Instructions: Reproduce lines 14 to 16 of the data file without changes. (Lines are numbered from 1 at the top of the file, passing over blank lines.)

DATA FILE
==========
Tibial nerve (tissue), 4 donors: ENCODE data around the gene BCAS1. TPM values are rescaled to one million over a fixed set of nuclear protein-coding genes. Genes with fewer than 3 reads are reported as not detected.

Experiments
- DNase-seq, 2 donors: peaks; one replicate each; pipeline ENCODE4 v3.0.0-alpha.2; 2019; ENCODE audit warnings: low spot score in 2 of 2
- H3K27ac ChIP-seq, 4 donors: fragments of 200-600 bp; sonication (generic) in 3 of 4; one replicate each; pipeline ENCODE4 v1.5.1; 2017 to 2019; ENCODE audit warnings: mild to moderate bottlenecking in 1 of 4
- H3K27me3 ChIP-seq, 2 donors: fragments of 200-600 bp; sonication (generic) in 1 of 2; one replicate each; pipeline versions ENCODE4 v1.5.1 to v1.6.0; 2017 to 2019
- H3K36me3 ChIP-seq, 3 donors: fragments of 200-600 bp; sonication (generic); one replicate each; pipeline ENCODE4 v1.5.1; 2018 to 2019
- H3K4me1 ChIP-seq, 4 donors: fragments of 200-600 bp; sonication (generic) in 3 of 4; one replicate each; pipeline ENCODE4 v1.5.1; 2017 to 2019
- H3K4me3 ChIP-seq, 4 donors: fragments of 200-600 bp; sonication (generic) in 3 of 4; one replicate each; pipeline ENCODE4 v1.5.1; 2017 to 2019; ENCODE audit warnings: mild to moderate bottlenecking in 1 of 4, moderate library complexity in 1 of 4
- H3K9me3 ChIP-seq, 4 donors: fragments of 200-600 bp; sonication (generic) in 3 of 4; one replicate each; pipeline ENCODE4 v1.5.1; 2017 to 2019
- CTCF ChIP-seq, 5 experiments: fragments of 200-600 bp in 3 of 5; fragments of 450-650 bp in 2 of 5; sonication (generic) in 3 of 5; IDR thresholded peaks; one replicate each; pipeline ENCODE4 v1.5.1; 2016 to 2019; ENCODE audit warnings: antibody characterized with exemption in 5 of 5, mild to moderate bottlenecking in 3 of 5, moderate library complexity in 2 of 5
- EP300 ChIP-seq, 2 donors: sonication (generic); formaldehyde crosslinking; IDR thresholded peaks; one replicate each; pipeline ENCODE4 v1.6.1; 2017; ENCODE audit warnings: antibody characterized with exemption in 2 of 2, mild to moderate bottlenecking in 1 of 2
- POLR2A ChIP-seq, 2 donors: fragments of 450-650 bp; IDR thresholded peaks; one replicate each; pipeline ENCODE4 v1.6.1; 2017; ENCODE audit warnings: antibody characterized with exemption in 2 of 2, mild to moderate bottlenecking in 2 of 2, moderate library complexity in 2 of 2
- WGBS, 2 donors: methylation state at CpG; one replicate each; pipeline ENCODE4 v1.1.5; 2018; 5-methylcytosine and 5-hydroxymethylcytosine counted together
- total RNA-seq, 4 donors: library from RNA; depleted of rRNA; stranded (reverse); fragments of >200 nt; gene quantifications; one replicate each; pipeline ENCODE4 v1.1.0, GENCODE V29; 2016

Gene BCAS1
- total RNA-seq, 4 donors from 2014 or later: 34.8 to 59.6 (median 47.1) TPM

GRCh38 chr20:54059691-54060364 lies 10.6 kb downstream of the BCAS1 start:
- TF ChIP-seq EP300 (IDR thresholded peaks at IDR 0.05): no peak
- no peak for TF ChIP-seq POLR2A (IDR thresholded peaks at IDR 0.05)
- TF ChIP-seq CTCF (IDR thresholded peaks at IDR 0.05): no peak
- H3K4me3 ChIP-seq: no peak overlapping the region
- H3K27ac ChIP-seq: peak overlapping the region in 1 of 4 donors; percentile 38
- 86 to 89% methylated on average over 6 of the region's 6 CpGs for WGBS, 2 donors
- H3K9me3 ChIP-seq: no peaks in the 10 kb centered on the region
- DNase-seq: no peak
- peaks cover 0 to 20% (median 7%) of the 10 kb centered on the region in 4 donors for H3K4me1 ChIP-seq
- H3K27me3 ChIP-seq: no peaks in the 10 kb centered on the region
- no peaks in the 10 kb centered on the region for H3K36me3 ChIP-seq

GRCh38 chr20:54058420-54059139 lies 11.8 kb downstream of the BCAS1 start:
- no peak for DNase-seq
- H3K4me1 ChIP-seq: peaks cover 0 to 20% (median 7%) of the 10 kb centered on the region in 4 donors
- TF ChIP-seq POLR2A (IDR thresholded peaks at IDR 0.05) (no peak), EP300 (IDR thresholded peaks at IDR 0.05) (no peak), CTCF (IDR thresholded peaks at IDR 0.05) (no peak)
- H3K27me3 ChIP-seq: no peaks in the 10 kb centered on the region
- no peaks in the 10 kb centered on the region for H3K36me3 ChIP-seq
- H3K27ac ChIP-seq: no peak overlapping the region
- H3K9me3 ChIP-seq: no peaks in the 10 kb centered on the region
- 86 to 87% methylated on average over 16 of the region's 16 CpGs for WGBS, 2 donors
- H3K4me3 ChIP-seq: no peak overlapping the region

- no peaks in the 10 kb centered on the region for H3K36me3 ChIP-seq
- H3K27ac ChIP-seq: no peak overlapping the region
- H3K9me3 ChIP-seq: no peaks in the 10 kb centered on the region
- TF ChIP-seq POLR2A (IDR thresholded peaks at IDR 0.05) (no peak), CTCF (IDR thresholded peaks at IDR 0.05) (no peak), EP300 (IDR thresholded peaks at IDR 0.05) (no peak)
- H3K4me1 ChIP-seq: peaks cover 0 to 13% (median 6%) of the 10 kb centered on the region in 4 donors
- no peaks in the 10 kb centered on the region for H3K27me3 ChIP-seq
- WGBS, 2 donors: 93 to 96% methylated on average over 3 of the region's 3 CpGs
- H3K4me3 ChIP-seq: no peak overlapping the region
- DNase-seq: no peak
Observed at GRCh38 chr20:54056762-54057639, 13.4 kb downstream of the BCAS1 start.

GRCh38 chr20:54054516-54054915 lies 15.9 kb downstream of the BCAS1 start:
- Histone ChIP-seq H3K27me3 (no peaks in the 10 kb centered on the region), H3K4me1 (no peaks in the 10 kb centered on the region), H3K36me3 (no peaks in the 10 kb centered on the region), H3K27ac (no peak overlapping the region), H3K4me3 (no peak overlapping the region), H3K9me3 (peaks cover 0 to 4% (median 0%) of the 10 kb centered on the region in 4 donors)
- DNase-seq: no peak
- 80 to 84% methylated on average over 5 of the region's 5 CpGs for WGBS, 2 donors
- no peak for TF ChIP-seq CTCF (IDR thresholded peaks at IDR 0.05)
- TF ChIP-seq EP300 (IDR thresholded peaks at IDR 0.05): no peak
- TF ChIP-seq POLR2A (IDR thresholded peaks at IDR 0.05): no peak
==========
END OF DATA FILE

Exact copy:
- total RNA-seq, 4 donors: library from RNA; depleted of rRNA; stranded (reverse); fragments of >200 nt; gene quantifications; one replicate each; pipeline ENCODE4 v1.1.0, GENCODE V29; 2016

Gene BCAS1
- total RNA-seq, 4 donors from 2014 or later: 34.8 to 59.6 (median 47.1) TPM